Orphaned brother and sister Tia (Kim Richards) and Tony (Ike Eisenmann) have been left alone in the world yet again when their foster parents passed away, leaving them to move into a children's home. They fear for the future, especially as they have unexplained abilities that enable them to talk to one another with their minds, and lift objects in the same manner, though Tia has vague, hard to grasp onto memories of the time they lost their parents in a disaster at sea. That they cannot piece together their past leaves themselves as the only friends they have in the world, and the orphanage may be run by the kindly Mrs Grindley (Reta Shaw) but the resident bully, Truck (Dermott Downs), is making life more difficult than it needs to be...
The Disney live action movies of the nineteen-seventies were mostly comedy efforts, fairly often with an interest in presenting special effects from the expert team the studio employed, and also featuring animals since they reasoned family audiences were interested in watching creatures get up to various antics onscreen. Escape to Witch Mountain was something different, cashing in on the decade's interest in the paranormal where it seemed not a week went by without some story of a poltergeist, apeman, flying saucer encounter or even a serious investigation into psychic powers were in the news or subject of a documentary. Therefore those effects folks were put to work to convince us Tony and Tia had incredible talents in that particular vein.
In the main these took the form of using wires invisible to the camera (well, usually) to lift the performers and various props into the air, much as had been perfected by John P. Fulton on those vintage Invisible Man movies of old, and to that extent the simplicity was very pleasing. If some of the later effects with a flying Winnebago or upside down helicopter were less accomplished, by that point you would be willing to overlook such drawbacks since the notably sincere plotline had been conveyed with some accomplishment. This had its lighter moments, and the Disney cinematography of the era - overlit and in bright, flat colour, basically - made it much of a form with its contemporaries from the House of Mouse, but aside from that was comparatively earnest.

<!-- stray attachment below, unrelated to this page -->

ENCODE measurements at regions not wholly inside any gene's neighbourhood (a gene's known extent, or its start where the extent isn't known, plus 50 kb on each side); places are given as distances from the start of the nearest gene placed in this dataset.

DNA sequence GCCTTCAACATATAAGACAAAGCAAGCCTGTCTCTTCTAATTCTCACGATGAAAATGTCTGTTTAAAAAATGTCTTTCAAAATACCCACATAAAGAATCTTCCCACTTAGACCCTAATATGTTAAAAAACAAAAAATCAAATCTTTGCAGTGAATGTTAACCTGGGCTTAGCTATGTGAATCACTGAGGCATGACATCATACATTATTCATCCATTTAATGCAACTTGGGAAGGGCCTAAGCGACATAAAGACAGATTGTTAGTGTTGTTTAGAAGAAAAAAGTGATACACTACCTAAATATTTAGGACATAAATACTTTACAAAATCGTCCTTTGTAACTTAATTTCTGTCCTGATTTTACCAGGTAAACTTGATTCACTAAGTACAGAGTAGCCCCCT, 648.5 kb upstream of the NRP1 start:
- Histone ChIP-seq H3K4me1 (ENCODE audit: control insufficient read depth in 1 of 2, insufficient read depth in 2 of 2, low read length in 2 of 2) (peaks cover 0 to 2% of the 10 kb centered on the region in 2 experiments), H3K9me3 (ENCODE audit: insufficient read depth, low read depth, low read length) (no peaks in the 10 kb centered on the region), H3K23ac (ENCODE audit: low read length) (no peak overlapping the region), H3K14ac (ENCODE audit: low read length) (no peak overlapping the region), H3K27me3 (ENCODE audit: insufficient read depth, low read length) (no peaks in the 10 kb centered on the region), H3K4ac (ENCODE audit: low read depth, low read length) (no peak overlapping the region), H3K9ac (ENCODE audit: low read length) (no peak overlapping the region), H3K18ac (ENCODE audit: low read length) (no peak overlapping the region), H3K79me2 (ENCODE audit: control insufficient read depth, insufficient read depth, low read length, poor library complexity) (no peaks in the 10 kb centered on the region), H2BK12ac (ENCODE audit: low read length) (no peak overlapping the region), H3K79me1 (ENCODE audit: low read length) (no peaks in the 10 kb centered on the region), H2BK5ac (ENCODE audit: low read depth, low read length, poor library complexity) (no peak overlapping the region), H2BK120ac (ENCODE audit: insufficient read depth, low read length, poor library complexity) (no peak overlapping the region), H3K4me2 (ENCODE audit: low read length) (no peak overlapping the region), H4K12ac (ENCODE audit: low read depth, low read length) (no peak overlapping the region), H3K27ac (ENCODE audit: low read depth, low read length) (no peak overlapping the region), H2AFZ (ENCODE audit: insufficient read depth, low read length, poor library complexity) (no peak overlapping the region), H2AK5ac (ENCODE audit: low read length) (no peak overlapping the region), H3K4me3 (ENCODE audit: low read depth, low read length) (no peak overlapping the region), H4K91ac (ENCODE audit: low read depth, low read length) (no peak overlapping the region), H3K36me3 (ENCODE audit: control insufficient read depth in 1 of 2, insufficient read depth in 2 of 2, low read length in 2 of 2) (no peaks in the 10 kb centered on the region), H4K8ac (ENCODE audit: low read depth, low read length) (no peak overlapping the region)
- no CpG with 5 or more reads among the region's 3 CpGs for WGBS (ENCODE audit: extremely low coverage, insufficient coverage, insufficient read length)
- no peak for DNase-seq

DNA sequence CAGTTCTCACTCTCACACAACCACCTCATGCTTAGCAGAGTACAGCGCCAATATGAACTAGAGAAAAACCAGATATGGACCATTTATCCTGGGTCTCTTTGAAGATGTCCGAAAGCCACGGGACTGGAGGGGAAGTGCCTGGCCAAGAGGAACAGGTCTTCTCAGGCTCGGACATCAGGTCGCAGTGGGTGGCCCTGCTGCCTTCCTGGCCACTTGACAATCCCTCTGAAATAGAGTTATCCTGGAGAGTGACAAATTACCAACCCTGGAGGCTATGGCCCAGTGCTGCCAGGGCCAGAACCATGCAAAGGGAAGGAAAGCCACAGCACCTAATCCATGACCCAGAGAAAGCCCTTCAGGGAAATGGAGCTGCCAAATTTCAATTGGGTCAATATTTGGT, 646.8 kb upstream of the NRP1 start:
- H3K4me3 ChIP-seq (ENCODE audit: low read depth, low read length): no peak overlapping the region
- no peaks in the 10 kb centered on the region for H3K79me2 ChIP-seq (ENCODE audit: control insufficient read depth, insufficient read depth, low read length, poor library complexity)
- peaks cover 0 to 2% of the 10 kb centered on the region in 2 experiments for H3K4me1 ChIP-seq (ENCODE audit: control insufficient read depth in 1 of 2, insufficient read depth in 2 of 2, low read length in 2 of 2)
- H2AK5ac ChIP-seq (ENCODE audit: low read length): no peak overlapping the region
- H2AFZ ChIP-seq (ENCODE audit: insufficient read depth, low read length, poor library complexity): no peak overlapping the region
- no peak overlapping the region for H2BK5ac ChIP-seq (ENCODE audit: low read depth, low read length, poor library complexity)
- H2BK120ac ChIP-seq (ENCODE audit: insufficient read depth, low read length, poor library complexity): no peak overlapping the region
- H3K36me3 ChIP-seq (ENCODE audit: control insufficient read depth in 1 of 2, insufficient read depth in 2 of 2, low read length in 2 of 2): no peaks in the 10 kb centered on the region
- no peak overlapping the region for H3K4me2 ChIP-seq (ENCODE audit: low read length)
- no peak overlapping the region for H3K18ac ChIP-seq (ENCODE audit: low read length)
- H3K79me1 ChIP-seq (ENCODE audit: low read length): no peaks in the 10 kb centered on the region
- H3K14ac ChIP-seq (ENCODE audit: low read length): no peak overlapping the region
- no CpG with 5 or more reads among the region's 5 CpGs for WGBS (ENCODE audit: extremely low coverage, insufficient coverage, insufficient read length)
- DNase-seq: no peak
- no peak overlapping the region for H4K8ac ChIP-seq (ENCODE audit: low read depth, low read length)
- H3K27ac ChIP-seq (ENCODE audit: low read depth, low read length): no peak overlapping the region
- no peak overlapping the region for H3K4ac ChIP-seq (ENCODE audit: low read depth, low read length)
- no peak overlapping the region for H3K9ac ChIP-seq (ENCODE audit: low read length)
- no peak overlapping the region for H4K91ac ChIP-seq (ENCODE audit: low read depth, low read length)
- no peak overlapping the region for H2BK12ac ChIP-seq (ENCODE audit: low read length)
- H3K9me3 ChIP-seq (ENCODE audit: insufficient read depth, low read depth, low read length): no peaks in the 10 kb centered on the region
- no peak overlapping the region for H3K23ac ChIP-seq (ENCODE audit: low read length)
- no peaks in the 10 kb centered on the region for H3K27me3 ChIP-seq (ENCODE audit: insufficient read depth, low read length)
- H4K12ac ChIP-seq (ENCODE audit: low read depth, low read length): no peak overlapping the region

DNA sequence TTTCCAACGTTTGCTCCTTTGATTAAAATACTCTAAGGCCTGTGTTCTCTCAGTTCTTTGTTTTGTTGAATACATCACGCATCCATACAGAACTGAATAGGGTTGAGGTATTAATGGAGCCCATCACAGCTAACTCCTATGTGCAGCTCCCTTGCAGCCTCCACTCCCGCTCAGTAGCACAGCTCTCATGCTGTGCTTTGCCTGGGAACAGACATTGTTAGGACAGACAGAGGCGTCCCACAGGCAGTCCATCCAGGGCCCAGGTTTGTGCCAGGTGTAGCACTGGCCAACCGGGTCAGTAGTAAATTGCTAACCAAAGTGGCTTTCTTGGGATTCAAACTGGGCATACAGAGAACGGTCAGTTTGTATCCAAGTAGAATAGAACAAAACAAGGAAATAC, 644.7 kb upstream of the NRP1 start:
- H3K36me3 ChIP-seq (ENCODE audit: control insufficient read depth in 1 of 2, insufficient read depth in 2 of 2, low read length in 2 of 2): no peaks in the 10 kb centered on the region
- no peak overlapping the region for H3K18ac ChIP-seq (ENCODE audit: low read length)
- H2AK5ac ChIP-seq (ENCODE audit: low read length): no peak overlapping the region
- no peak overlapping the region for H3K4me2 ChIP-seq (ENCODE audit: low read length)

There were no comic relief characters, not even the animals (a cat, horse and bear) so much, which left us with the narrative of two lonely children confused as to their place in the world, and finding the adults little help in clearing up that conundrum. In that manner it appealed to those kids who may not be feeling the most self-direction in their lives, which is likely why it went on to be the hit it was, for there's something about those lost souls gaining magic powers that can demonstrate a tremendous wish-fulfilment fantasy for the disenfranchised, no matter how valid those troubles may be (not every kid who enjoyed this was an orphan, after all). But mostly it was tapping into that science fiction craze the seventies were so caught up in that manufactured the success.
Assisting were the adult players, led by Eddie Albert who played the grouchy but not really Jason O'Day, a widower who wants to be left alone in that camper van but is forced to act when Tony and Tia, yes, escape from the clutches of Ray Milland as the memorably named Aristotle Bolt, a millionaire who wishes to harness the power of the kids and those like them (we are told there may be others just as abandoned). Also making an impression was Bolt's right hand man Lucas Deranian, played by perennial sinister presence Donald Pleasence, here suggesting his character might have been a nicer guy given the chance, but it's Bolt who is paying his wages. As the title suggested, much of this took the structure of a series of chases and escapes, especially in the second half, which was fair enough but did come across as if Disney were not quite up to speed with what they could do with fantasy adventures for family audiences, though when they tried to be shortly after they flopped. Not bad at all, even today, and did Worzel Gummidge nick the puppets' harmonica theme? Music by Johnny Mandel.